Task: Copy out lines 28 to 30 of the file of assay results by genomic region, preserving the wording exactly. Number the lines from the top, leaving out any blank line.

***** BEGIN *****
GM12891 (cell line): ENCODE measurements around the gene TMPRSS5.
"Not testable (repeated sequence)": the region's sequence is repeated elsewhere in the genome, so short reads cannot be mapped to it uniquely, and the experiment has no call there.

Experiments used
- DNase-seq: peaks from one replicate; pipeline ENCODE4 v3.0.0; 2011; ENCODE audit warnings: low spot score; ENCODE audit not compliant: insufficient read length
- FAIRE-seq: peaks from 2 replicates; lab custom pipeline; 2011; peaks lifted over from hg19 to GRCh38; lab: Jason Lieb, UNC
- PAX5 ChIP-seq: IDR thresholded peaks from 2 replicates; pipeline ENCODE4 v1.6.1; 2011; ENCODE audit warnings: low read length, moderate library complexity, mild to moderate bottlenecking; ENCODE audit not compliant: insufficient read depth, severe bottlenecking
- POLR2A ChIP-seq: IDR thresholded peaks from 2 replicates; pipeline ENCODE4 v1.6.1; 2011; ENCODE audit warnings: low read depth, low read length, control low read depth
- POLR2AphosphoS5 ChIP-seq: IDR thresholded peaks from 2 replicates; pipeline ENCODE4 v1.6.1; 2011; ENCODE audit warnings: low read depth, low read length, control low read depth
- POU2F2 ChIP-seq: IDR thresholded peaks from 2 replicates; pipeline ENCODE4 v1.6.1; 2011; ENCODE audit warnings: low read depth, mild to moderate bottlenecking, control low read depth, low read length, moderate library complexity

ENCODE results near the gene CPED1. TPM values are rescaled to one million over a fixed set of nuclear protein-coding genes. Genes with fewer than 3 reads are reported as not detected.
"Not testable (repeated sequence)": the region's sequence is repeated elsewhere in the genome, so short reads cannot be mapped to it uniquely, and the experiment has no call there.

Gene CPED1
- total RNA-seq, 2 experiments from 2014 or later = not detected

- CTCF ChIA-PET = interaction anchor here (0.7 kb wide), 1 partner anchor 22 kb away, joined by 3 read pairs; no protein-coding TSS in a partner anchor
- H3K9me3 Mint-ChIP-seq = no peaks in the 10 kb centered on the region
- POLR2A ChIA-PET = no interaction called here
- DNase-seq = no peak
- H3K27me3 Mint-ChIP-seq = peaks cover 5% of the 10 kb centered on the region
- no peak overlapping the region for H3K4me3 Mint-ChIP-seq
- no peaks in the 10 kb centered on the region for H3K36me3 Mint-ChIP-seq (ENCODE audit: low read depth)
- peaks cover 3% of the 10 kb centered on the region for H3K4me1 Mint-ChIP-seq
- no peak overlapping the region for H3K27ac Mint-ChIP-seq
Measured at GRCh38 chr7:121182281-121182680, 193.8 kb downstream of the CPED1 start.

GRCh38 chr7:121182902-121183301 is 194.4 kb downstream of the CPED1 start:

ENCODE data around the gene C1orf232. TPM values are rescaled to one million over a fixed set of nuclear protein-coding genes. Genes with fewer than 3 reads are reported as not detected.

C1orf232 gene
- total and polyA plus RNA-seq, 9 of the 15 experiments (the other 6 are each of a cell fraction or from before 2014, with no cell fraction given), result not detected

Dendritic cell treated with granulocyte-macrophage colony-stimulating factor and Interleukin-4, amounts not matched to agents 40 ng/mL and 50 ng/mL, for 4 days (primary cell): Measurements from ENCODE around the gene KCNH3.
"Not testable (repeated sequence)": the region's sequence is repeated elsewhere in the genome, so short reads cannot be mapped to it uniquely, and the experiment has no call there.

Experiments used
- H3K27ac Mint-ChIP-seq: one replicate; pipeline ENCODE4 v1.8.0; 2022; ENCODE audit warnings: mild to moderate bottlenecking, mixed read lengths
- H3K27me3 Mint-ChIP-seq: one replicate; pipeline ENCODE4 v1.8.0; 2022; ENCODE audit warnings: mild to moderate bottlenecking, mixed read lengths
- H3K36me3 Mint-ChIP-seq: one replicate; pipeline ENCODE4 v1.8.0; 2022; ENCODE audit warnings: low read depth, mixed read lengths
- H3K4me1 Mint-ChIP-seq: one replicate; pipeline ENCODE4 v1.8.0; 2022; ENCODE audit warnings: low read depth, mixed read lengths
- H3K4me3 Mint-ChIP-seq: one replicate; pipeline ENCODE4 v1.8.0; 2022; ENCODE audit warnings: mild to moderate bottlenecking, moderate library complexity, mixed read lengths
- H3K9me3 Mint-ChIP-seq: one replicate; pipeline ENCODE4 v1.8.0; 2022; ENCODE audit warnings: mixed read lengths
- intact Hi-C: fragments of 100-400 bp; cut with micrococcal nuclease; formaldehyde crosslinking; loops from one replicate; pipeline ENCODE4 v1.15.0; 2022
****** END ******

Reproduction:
Dendritic cell treated with granulocyte-macrophage colony-stimulating factor and Interleukin-4, amounts not matched to agents 40 ng/mL and 50 ng/mL, for 4 days (primary cell): Measurements from ENCODE around the gene KCNH3.
"Not testable (repeated sequence)": the region's sequence is repeated elsewhere in the genome, so short reads cannot be mapped to it uniquely, and the experiment has no call there.

Experiments used